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Bernal v. Board of Review

July 23, 2007


On appeal from a final decision of the Board of Review, Department of Labor, 92,896.

Per curiam.


Submitted July 3, 2007

Before Judges Parker and Seltzer.

Claimant, Jacqueline Bernal, filed a claim for unemployment benefits. A deputy to the Director of the Division of Unemployment and Disability Services granted the application and Bernal's former employer, SDH Services East, LLC (SDH) appealed. After a hearing, the Appeal Tribunal reversed and declared Bernal ineligible for benefits. The Board of Review affirmed and Bernal appeals from that decision. Because the agency decision is supported by substantial credible evidence in the record, we affirm. R. 2:11-3(e)(1)(D).

We note at the outset that our review of the decision of an administrative agency is relatively narrow. Our task is simply to determine whether the agency could reasonably have reached its conclusion based on the proofs before it. We, therefore, look only to determine if "substantial credible evidence supports an agency's conclusion." Brady v. Bd. of Review, 152 N.J. 197, 210 (1997). If so, we may not substitute our own conclusion for that of the agency, even if we would have decided differently were the matter presented to us initially. Ibid.

N.J.S.A. 43:21-5 provides, in pertinent part, that "[a]n individual shall be disqualified for benefits: (a) [f]or the week in which the individual has left work voluntarily without good cause attributable to such work, and for each week thereafter until the individual becomes reemployed . . . ." The issue before the Appeal Tribunal was whether Bernal had "left work voluntarily without good cause attributable to such work."

SDH produced testimony of Michael Perone, who was the general manager for SDH's food-service operations at what we infer was a complex occupied by Merrill Lynch in Pennington. Bernal worked at that location until September 26, 2005, when according to Perone, "[s]he resigned". He explained that on August 9, 2005, Bernal was told that, because the client desired "a more qualified person," she would be required to move to another location that was only five minutes by foot from where she had worked. Alternatively, she was given the choice of remaining at her present location but in a non-supervisory position. The change of position would not result in a loss of pay.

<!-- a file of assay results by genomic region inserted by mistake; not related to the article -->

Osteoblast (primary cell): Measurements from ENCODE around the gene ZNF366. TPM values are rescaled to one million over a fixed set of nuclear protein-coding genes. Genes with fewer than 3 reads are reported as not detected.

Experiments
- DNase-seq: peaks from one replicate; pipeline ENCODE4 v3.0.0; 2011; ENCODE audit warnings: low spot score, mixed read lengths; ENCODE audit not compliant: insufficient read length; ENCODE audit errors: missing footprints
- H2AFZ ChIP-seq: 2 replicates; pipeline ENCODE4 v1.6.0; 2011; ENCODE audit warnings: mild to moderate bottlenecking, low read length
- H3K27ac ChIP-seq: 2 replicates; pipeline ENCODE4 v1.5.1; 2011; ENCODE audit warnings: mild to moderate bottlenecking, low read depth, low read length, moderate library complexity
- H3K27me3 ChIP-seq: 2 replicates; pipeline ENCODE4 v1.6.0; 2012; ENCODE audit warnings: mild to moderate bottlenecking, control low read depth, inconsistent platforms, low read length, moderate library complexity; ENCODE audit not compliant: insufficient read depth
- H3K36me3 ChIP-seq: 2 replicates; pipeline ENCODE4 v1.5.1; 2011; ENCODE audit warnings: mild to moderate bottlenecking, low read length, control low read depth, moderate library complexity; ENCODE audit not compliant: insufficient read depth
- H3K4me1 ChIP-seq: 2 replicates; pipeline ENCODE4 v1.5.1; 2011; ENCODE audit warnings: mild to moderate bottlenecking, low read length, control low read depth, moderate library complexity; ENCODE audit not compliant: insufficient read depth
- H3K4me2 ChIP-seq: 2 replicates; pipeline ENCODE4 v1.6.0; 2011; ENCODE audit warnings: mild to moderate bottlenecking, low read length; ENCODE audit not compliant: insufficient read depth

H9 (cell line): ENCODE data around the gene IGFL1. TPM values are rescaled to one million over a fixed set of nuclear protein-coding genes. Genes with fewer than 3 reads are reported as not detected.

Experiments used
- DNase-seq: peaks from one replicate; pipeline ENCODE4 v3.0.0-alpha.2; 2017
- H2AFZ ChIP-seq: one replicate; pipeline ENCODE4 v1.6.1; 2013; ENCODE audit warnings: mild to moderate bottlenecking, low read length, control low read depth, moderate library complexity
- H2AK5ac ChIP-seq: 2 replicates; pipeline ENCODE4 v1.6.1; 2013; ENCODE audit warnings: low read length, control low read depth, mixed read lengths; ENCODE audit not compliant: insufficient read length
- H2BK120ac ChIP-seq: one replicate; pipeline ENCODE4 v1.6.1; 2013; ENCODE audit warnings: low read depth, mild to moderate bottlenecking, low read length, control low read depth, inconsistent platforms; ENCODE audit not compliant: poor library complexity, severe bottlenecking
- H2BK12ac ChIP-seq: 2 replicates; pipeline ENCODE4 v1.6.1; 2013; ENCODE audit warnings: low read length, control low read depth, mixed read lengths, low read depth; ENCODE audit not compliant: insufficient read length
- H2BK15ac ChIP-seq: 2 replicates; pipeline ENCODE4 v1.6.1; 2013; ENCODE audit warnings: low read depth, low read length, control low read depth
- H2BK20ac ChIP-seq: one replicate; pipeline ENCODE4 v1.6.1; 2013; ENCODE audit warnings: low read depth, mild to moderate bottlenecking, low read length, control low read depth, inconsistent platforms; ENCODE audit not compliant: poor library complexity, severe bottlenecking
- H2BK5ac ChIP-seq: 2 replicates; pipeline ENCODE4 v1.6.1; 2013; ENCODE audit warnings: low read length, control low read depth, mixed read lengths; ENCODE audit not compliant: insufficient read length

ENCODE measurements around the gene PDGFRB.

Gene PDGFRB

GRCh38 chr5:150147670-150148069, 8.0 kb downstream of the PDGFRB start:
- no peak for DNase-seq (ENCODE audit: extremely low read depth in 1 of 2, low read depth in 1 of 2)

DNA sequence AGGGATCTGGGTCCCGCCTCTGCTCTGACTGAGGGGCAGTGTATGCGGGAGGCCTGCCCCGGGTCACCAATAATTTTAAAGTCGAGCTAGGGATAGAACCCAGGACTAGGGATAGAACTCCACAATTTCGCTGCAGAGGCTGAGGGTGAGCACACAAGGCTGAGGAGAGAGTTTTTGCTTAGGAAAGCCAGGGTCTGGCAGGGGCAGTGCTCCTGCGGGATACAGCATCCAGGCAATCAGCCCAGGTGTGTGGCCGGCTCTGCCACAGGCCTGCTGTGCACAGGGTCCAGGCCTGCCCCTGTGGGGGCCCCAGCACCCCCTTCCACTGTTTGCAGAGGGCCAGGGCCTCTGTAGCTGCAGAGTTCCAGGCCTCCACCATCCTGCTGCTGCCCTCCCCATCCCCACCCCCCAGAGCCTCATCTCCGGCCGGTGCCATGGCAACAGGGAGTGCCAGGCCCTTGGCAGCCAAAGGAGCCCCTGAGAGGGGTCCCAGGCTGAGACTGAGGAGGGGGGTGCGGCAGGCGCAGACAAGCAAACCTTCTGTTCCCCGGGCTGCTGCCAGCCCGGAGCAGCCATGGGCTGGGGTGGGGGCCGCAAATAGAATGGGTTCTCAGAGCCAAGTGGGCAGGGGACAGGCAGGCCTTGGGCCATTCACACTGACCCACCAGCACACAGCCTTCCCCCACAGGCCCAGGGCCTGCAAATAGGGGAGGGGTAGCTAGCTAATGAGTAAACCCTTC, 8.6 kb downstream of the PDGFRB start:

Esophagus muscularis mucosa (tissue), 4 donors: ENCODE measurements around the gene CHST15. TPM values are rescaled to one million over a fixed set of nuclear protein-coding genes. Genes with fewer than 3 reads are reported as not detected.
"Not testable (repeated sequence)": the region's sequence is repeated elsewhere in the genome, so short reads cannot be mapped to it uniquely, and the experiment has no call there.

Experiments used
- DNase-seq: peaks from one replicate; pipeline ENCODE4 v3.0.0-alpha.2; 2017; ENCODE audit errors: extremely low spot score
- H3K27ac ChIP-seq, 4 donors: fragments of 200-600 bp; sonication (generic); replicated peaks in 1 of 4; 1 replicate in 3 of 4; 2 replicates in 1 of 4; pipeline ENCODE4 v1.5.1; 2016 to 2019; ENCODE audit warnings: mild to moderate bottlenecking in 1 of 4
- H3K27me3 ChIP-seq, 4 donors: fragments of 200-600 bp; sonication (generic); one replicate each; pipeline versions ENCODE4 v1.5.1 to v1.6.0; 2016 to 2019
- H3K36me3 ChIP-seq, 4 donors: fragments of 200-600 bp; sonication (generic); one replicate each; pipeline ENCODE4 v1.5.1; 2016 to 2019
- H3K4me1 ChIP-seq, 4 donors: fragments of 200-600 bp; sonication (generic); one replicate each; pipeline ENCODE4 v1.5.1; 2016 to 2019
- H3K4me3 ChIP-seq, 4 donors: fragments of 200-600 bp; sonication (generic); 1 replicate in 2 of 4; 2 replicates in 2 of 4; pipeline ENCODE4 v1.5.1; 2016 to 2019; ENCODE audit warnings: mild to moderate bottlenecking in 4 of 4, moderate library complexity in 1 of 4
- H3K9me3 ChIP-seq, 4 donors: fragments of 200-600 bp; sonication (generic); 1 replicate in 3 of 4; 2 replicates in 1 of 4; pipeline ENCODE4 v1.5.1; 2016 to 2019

Bernal was given one week to think about her options but apparently left work temporarily as the result of "a personal issue with her family." When she returned, she indicated that "she didn't want to do either [and] that she prefers to work at" a third location. Although that location was initially unavailable, Perone was able to accommodate Bernal's preference and so advised her the next day. Nevertheless, Bernal then said she "did not want" to work at the offered location and insisted on returning to her original location. Perone "told her there was no longer a position open at [that location] . . . and the only position open was at [the location] she requested." Bernal refused and did not return to work.

Perone testified that Bernal "stated that she did not want to work . . . for another operation. We were transferring her position from one building to another and she did not work in that operation. And she wanted to get laid off . . . or return to her original position." When questioned by the examiner, Bernal's responses were equivocal. She did not deny the testimony of Perone, indicating only that she was unsatisfied with the explanation given for her removal from the position she had held.

Based on that testimony, the Tribunal concluded that Bernal was offered a job which would have differed minimally from her then-current position. Nevertheless, "[t]he claimant decided not to accept the position as she was upset she would no longer work in a supervisory role, and subsequently separated herself from further employment." The Tribunal found that the voluntary separation disqualified claimant from benefits pursuant to N.J.S.A. 43:21-5.

On appeal, Bernal now argues that the testimony of Perone incorrectly related the actual events and that she did not leave her job voluntarily. However, the determination of the Board of Review that claimant left her work voluntarily is supported by substantial, credible evidence and its legal conclusion that the reason for separation was voluntary and without good cause attributable to the work was appropriate. R. 2:11-3(e)(1)(D),(E). We have no basis to interfere with that decision.


20070723 ...

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